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Xbox boss Phil Spencer has stated multiple times that he’d like to add a Japanese developer to Xbox’s first-party studio line-up, in order to create content that better appeals to the Japanese audience.
However, Inaba told VGC that selling the studio at this stage would be “the opposite” of what it’s trying to achieve with steps into self-publishing via The Wonderful 101 Remastered, and fully-owned original IP with Project GG.
“I did read some rumours about Xbox wanting to purchase PlatinumGames, and I thought, ‘people on the internet write the craziest stuff’, because that conversation has not come to our doorstep at all,” he said.
“That said, we’re not Microsoft, so we don’t know what happens behind their doors, we don’t know if they had any thoughts about it possibly.
“We’ve not had any talks like that, but I think even if it was a possibility, we’re now going into more independent self-publishing.
“It’s not that we’re disinterested in Microsoft, but if the relationship were to be us working under their direction, I feel like that would be the opposite of what we’re trying to do now and limit our possibilities. Any opportunities that would limit our freedom I think we would be against.”
Designer Hideki Kamiya, whose game Scalebound was signed by Xbox and later cancelled, joked: “Maybe somebody reminded them that I’m still at the studio, and they were like, ‘right then, forget that! We’re not going to acquire them!’”
Speaking in a revealing interview with Gamertag Radio earlier this year, Phil Spencer said Xbox’s market position in Japan “isn’t acceptable” and pledged to do “a much better job” in future.
Spencer added that while the public will still see Japanese games announced that aren’t on Xbox, – “and I cringe every time that happens” – he feels that it’s in a better position than it was five years ago.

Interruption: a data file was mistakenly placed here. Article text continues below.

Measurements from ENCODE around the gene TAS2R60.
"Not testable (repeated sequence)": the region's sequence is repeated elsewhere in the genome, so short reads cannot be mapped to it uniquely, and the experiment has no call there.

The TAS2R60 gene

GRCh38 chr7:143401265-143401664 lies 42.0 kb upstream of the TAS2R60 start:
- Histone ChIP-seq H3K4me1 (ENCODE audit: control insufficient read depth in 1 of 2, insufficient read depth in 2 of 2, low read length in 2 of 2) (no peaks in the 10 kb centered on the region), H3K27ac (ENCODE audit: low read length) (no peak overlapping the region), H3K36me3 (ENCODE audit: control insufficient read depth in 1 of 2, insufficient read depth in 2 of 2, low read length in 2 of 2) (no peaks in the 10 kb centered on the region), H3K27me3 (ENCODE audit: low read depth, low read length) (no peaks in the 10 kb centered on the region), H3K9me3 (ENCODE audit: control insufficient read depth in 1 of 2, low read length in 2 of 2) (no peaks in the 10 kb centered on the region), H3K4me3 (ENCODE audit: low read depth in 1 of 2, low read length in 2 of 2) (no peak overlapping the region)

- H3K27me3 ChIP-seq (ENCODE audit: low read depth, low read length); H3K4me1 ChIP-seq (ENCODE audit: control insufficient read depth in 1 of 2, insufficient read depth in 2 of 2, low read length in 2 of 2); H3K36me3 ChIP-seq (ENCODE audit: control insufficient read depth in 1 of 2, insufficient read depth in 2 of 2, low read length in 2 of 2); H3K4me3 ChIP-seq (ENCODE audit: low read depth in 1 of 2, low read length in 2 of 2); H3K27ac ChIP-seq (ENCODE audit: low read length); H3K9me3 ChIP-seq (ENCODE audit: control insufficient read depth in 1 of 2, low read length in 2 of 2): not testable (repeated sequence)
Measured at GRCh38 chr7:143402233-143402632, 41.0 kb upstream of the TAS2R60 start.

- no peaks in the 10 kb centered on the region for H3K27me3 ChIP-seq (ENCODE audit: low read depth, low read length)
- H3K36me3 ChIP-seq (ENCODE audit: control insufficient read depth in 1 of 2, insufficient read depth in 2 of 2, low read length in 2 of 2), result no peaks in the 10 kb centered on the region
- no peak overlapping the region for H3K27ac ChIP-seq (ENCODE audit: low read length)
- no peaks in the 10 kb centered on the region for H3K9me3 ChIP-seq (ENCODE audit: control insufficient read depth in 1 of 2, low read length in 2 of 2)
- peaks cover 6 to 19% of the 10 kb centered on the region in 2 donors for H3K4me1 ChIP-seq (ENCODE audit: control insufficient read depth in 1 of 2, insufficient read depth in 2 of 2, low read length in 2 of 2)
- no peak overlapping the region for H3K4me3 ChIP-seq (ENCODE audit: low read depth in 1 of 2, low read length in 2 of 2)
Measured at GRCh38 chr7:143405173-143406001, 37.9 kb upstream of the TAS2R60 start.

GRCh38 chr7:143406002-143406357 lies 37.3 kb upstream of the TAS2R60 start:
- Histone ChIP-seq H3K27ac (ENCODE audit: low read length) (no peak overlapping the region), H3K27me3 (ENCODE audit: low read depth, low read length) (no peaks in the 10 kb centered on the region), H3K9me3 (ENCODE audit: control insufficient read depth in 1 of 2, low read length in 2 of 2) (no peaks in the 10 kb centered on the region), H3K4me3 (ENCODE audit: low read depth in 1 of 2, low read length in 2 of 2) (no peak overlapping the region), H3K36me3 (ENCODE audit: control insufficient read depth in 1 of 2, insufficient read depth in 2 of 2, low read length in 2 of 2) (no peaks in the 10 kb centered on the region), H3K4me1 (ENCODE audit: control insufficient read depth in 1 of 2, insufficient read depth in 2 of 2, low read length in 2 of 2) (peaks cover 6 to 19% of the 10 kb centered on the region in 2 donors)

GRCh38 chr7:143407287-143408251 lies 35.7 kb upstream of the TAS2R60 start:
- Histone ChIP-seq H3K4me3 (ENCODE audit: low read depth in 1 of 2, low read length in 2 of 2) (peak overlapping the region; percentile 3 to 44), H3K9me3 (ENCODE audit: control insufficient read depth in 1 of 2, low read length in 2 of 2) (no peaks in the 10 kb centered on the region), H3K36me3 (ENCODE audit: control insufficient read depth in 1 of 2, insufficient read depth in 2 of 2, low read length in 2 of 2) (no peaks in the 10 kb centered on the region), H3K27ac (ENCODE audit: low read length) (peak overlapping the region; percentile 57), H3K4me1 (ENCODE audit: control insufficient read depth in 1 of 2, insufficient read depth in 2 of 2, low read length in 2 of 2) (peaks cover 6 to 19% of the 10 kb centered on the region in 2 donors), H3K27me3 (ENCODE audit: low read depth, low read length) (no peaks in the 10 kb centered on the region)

Xbox consoles have typically struggled in Japan and are regularly among the lowest selling games hardware in the region.
According to market research company IDC, Xbox One has made just 0.3% of its global sales in Japan. In Famitsu’s latest annual sales report for 2018, it’s claimed that Xbox One sold just 15,339 units during the entire year (compared to 1.7 million for PS4 and 3.5 million for Switch).
Asked how Xbox could improve its position in Japan, Bayonetta designer Kamiya said he felt Microsoft “could do more to market towards actual Japanese gamers’ tastes” for their console.
“I would say that ever since the Xbox has been introduced to the Japanese market it’s always felt like something foreign and far away. It doesn’t feel like it’s ever been cultivated for Japanese tastes,” he said.
“It reminds me of the NES and Super NES days when I had to go to these really niche game stores to get foreign games you could only get through import. They weren’t localised to Japan or anything, they were just imports that you were kind of buying just to have this rare token as a gamer.”
Inaba added: “I agree with the foreign feeling nature of the hardware, but I also admire that Phil wants to try hard in Japan. I would love to give him some advice, but I also feel that the success route into Japan has not always been about having the best hardware.
“Sometimes it’s about familiarity. The biggest exception is the iPhone, but that was able to break in because it just took the world over – and it’s not easy to make something of that momentum every day. It’s a tough question that I don’t know the answer to.”